Resume Dos and Don'ts

Nothing can eliminate you from consideration for a job as quickly as an unprofessional résumé.

Avoid these NO-NOs.

Spelling Errors and Other Typos

It is extremely important to have ZERO spelling errors and typos on your résumé (and cover letter). Use a spellchecker, and have at least two other people proofread your résumé. Same goes for spacing and grammar.

Graphics and Pictures

Hiring managers want clean, uncluttered, concise résumés. Provide information that will show off your skills, experience, and education—nothing more. No bright colors, graphics, and unusual fonts. If you are applying for a position that demands creativity (e.g., graphic artist, web designer, etc.), offer to show employers your portfolio.

Excessive Length

Keep your résumé to one or two pages. Leave a little mystery for the interview—you want to have things to talk about, right? On a two-page résumé, put your most relevant experience high on the first page to get the employer’s attention.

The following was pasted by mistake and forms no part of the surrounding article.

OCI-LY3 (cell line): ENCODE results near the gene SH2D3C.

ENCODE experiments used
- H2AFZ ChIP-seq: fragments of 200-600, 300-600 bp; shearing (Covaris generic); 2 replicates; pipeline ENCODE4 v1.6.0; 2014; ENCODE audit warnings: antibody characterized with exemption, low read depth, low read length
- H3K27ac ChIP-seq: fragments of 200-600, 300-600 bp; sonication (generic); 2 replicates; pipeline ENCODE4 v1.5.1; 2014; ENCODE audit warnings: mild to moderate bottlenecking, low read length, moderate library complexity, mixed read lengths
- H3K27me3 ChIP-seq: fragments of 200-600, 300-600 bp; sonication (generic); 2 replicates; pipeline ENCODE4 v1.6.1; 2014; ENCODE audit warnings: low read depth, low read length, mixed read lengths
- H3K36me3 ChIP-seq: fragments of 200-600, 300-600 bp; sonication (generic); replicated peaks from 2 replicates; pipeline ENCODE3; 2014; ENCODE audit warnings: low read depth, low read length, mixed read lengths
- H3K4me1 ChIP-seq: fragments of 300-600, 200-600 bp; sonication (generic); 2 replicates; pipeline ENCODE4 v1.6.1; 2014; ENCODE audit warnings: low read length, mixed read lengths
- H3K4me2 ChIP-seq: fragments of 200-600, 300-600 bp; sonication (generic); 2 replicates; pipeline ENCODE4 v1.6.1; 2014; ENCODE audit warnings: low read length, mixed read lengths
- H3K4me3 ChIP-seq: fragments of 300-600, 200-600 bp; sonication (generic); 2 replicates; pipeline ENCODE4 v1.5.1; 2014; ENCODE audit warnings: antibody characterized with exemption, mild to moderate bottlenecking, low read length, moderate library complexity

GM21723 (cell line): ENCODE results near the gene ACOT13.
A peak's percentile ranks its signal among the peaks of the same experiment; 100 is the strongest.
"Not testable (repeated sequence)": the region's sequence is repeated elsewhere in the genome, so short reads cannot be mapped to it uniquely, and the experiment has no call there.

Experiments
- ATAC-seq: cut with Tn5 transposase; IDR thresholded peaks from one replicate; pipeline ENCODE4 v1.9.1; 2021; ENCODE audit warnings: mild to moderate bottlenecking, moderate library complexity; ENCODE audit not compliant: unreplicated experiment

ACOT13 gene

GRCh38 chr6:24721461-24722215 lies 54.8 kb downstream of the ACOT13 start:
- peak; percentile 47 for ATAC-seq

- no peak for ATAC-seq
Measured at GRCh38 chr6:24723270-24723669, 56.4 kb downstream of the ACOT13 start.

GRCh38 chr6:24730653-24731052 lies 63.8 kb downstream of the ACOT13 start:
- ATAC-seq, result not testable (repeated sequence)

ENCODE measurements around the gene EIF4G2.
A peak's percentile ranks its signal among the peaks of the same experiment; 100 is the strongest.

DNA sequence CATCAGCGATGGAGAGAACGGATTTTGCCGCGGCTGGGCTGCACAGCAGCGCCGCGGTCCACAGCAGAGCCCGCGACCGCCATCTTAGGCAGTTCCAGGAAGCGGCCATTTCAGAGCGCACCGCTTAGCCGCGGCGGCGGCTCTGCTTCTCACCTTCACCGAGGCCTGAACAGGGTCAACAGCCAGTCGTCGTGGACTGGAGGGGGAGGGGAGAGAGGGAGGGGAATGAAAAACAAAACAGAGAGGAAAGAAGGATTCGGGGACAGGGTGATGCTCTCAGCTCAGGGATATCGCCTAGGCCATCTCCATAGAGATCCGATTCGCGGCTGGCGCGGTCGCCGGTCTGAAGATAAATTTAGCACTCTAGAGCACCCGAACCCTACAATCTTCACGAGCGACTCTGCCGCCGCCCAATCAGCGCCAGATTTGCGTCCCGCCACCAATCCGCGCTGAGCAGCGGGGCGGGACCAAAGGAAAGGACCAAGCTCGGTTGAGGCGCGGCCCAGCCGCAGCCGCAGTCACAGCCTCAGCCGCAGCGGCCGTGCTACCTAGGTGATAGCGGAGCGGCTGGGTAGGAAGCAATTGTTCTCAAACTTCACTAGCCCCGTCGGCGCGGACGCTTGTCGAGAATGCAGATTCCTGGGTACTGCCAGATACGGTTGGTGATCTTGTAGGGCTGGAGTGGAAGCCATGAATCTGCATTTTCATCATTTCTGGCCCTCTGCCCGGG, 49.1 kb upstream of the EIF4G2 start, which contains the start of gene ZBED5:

Personal Characteristics

No vital statistics are to appear on your résumé. Employers generally do not need to know personal things about you, your life, and your body. Do not include your age, height, weight, marital status, religious activities, and political beliefs. Some people continue to discriminate against job seekers; do not provide the ammunition. Double check your volunteer work and memberships for personally revealing information.

Vague Statements

Your résumé is your chance to shine. Pick your favorite specific accomplishments, skills, and experiences relevant to the position. Use statistics when possible and appropriate.

Possessive Pronouns and First Person “I”

We get to take a break from writing complete sentences when we create our résumés! No need for “I,” “me,” “my,” “our,” “mine,” etc. It is understood that your résumé is about you.


Save space by removing articles, (“a,” “an,” “the”) providing the statement is easy to understand. For example: “Helped the customers order the merchandise” changes to “Helped customers order merchandise.”

“Was Responsible For…”

If you can avoid using this passive statement, do it! There are plenty of action verbs available that can replace this statement and make your résumé stronger. If you were “responsible for creation of the department webpage,” write “Created and maintained company webpage” and provide the web address!

Fibs, Lies, and Other Truth-Stretchers

Don’t waste the employer’s time or yours with dishonesty. Hiring managers DO check the information you provide.